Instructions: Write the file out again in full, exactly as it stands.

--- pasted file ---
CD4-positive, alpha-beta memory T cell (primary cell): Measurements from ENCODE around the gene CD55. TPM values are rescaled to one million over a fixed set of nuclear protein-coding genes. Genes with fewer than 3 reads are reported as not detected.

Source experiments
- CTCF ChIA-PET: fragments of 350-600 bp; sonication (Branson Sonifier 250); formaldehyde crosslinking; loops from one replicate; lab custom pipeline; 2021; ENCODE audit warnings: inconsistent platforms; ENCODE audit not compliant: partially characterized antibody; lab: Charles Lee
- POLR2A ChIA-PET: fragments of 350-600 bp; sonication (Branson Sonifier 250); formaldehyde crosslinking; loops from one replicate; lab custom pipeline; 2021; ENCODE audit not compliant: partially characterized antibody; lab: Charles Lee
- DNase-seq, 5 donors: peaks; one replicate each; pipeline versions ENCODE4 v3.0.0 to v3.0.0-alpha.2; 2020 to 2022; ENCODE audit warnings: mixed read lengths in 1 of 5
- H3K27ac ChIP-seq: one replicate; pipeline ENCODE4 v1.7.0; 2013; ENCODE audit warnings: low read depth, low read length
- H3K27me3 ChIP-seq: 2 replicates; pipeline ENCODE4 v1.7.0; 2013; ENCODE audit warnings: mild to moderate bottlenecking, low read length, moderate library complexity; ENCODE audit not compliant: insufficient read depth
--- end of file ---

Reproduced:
CD4-positive, alpha-beta memory T cell (primary cell): Measurements from ENCODE around the gene CD55. TPM values are rescaled to one million over a fixed set of nuclear protein-coding genes. Genes with fewer than 3 reads are reported as not detected.

Source experiments
- CTCF ChIA-PET: fragments of 350-600 bp; sonication (Branson Sonifier 250); formaldehyde crosslinking; loops from one replicate; lab custom pipeline; 2021; ENCODE audit warnings: inconsistent platforms; ENCODE audit not compliant: partially characterized antibody; lab: Charles Lee
- POLR2A ChIA-PET: fragments of 350-600 bp; sonication (Branson Sonifier 250); formaldehyde crosslinking; loops from one replicate; lab custom pipeline; 2021; ENCODE audit not compliant: partially characterized antibody; lab: Charles Lee
- DNase-seq, 5 donors: peaks; one replicate each; pipeline versions ENCODE4 v3.0.0 to v3.0.0-alpha.2; 2020 to 2022; ENCODE audit warnings: mixed read lengths in 1 of 5
- H3K27ac ChIP-seq: one replicate; pipeline ENCODE4 v1.7.0; 2013; ENCODE audit warnings: low read depth, low read length
- H3K27me3 ChIP-seq: 2 replicates; pipeline ENCODE4 v1.7.0; 2013; ENCODE audit warnings: mild to moderate bottlenecking, low read length, moderate library complexity; ENCODE audit not compliant: insufficient read depth